Topps’ “Sy” Berger Was Quite the Card

By Glen Sparks

If you ever collected some change, headed to the store, bought a pack of baseball cards and unwrapped the wax paper with gleeful anticipation, then it may be time to pause for just a minute.

Seymour Perry “Sy” Berger, inventor of the modern baseball card, died Sunday at the age of 91.  Berger, along with co-worker Woodrow “Woody” Gelman designed the first Topps baseball card in the fall of 1951. Topps released its opening run of cards a few months later. That basic design—one with the player’s photo on the front and with his height, weight, stats and other trivia on the back—is still used by Topps today.

Gelman, also the co-creator of Bazooka Joe, died in 1978. Berger worked for the Topps Co. for more than 50 years. Born July 12, 1923, on Manhattan’s Lower East Side, he served in the Army Air Forces during World War II and later graduated with an accounting degree from Bucknell University in Pennsylvania. At Bucknell, Berger befriended the son of a Topps executive.

Founded in 1938, Topps’ roots go back to the American Leaf Tobacco Co., a business that Morris Shorin started in 1890. When American Leaf was cut off from its Turkish tobacco supply during World War I, and later during the Great Depression, Shorin’s four sons opted instead to sell chewing gum. The company also changed its name, hoping to be “tops” in the industry.

The Shorin brothers needed a gimmick. They found a great one in 1950. Inside every gum package, they put a trading card featuring William Boyd, star of Hopalong Cassidy. Later, Topps added more movie and early T.V. stars. Finally, the company decided that bubble gum and baseball cards might go together.

Berger and Gelman made their cards bigger than earlier baseball cards. They also added stat lines and a facsimile autograph. The kids couldn’t get enough. Topps had ordered an initial run of 310 different cards. Sales went so well that the company added another series of 97. It was the largest set of baseball cards anyone had put out in decades.

Topps sold its cards stacked neatly on top of one another, wrapped in wax paper and always with a stick of pink gum, tougher than leather. Later, the company also packaged cards in something called “rack packs,” basically three packed wrapped together, each in clear package. The advantage? You knew at least six of the cards and could rummage through the assortment, looking for the best combo.

Topps tipped you off on who the good players were, even if you didn’t know much about baseball. If the number on the back ended in a “5” or a “0,”that was a guy who could play. If the number ended in a “00,” well, that was a superstar. So, sure, you selected a pack, put your change onto the counter, and you hoped to get one of the best players from your favorite team. But, if you got No. 300, that was pretty good, too.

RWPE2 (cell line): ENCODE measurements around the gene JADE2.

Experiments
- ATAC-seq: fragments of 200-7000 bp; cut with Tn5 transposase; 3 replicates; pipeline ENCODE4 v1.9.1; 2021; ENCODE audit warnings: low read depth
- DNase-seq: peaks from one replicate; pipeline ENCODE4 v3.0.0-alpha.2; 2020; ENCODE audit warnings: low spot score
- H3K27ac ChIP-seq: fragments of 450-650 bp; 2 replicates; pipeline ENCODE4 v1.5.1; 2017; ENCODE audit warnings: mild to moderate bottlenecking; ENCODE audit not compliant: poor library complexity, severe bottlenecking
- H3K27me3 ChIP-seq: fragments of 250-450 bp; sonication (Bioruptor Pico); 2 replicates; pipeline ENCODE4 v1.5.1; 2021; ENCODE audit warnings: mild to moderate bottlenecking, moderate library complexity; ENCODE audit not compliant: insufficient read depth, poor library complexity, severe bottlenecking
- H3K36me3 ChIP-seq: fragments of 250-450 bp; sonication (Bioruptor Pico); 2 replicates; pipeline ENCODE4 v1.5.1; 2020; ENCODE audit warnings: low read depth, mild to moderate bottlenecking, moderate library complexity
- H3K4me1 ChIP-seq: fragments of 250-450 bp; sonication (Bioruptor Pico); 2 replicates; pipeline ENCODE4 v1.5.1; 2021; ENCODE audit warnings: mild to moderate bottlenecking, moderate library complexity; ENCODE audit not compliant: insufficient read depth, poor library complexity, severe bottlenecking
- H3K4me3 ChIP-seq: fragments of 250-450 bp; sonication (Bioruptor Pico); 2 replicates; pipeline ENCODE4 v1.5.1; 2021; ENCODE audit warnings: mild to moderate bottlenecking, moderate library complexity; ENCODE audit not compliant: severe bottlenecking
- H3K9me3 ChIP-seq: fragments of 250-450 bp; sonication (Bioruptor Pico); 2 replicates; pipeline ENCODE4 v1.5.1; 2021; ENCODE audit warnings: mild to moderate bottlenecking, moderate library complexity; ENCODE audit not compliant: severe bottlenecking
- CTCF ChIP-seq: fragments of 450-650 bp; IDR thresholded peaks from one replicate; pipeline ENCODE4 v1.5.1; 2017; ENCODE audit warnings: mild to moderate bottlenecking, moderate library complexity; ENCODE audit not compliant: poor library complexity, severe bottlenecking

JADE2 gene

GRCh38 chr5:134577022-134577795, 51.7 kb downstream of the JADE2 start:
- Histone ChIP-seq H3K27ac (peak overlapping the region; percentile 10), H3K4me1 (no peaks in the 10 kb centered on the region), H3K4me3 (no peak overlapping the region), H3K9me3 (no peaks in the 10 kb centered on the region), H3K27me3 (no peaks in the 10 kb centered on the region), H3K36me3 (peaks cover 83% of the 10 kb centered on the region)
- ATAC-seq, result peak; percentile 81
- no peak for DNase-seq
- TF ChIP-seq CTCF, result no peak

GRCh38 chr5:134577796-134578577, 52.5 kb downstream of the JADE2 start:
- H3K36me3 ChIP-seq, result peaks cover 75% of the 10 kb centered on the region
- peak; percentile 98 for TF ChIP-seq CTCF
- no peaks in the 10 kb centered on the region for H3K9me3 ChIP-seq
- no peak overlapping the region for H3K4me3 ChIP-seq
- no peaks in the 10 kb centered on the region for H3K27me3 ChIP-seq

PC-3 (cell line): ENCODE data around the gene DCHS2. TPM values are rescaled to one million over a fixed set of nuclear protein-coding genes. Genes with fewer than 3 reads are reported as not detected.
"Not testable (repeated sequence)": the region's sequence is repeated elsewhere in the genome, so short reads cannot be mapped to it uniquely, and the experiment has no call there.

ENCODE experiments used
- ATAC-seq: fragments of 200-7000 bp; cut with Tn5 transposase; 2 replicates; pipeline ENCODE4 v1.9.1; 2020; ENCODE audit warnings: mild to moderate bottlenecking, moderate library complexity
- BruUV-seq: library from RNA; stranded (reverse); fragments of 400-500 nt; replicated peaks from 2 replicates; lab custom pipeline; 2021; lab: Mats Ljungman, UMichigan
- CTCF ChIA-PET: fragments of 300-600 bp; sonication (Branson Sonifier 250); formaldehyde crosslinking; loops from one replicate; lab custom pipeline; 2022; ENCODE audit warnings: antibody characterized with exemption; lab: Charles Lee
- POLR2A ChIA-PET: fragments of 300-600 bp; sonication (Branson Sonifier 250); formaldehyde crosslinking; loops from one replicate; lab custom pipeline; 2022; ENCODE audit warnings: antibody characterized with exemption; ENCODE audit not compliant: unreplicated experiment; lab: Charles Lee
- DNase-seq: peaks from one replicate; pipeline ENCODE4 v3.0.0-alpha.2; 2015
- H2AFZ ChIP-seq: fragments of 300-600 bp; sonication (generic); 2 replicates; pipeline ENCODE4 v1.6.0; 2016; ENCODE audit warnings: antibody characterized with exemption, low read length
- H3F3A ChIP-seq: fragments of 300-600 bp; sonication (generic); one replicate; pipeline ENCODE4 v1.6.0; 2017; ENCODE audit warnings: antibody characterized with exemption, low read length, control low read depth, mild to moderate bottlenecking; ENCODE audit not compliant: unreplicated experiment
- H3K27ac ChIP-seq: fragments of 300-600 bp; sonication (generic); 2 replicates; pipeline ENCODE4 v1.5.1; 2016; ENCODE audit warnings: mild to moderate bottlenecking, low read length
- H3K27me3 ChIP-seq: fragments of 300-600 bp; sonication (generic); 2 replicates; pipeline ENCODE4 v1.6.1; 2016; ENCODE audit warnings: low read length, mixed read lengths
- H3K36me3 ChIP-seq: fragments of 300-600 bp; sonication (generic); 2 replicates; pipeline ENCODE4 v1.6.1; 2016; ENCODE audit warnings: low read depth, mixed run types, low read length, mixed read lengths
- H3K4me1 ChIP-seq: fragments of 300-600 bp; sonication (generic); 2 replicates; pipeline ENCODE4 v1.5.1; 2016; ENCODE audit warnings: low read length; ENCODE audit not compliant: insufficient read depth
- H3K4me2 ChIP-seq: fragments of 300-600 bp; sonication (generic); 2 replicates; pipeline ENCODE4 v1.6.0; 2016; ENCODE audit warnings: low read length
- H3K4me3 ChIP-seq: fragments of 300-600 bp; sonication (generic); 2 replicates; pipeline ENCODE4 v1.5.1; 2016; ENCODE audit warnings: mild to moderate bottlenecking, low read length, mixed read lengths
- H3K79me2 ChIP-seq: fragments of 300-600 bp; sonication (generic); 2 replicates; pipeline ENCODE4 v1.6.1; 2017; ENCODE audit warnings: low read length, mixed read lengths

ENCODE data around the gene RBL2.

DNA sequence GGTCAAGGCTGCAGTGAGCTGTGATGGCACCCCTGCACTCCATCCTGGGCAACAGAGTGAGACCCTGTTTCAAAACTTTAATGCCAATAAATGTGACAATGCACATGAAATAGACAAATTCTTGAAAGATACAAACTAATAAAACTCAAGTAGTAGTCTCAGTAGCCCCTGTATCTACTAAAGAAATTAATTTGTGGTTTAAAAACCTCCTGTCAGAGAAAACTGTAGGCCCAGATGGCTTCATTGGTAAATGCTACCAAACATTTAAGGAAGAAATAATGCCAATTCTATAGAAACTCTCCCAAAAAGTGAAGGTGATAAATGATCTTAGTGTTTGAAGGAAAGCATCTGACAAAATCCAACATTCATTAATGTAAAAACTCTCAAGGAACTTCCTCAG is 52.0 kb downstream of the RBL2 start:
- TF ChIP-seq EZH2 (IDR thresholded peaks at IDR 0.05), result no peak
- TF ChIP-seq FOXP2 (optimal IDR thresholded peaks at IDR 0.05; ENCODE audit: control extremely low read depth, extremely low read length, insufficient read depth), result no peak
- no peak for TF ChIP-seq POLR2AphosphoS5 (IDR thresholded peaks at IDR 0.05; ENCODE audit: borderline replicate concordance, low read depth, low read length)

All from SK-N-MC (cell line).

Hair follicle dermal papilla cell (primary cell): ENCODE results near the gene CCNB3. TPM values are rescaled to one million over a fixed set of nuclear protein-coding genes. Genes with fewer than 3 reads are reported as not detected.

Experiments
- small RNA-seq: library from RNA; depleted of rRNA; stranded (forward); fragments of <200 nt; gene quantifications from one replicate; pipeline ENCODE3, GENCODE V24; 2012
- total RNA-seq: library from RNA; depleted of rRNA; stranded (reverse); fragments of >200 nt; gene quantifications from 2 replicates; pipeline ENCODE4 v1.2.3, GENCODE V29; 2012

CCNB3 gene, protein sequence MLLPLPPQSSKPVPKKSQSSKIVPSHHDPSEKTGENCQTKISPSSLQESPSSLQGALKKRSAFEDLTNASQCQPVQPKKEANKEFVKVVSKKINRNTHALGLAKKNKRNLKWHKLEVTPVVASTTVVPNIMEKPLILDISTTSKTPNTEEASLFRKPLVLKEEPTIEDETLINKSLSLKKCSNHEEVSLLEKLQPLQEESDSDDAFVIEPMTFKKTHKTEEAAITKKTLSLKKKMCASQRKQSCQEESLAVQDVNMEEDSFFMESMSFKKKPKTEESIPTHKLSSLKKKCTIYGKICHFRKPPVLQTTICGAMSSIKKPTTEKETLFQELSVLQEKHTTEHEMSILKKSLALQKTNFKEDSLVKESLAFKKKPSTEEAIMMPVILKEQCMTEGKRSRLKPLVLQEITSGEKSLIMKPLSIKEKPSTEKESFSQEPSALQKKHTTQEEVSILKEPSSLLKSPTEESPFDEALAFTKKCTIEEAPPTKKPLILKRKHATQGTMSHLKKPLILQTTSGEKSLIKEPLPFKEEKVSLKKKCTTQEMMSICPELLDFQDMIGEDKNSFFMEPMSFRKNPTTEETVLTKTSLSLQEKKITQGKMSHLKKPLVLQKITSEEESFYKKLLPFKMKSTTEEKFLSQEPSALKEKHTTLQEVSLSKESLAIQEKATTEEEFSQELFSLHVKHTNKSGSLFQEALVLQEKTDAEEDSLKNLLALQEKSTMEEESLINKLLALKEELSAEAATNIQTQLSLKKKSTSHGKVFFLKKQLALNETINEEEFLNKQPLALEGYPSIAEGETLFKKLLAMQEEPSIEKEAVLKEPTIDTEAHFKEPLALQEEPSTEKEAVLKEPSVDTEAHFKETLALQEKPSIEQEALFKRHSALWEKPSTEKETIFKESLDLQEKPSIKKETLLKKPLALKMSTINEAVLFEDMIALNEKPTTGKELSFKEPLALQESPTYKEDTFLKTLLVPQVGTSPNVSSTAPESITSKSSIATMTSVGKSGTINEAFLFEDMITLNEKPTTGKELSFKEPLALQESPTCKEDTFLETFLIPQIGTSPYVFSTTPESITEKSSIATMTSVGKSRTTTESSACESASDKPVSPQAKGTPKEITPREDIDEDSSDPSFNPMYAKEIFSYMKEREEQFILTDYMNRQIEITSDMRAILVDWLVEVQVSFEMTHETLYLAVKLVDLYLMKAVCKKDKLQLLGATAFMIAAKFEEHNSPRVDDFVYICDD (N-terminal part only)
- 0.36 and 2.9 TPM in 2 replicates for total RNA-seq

Kids from an earlier era flipped their cards or put them into their bicycle spokes. Later, collecting became more serious and no kid would ever dream of doing anything to damage that 2 ½ by 3 ½ inch piece of cardboard. (The card-collecting hobby got serious, and maybe a little less fun, in the late 1980s. Instead of having one official Tony Gywnn Topps card, you had like 147. It became annoying.)

Collectors, from grandsons to grandpas, couldn’t get enough rookie cards for a while. They hoarded every first-year Alex Rodriguez or Don Mattingly they could find. The prices went up and up. Really, the baseball card industry went nuts for a time. Buy low and sell high, high, high. That was the plan. Guys who had old, mint sets from the 1950s cashed in. Then, it crashed. A Ken Reitz baseball card, mint or not, was worth only so much.

Some cards still sell for astronomical numbers. Most are pre-Topps cards. The T206 Honus Wagner card, issued by the American Tobacco Company from 1909 to 1911, is the Mona Lisa of painted cardboard. Fewer than 60 of the cards exist. A near-mint version sold for 2.8 million in 2007. The School Sisters of Notre Dame in Baltimore sold a T206 in poor condition for $262,000 in 2010.

The top Topps card is the 1952 Mickey Mantle. In mint condition, it sells for more than $10,000. During the Mantle era, the Mick’s card usually fetches the most money in that year’s set.

Sy Berger lived to see baseball card collecting become a popular pastime for the young and old, much like the game of baseball itself. The hobby is different today, less innocent, just like a lot of things. But the eager collector still hopes to unwrap a pack of cards and find a picture of his favorite player. Only a piece of cardboard? Sure, but even a piece of cardboard can put a gleam in your eye.

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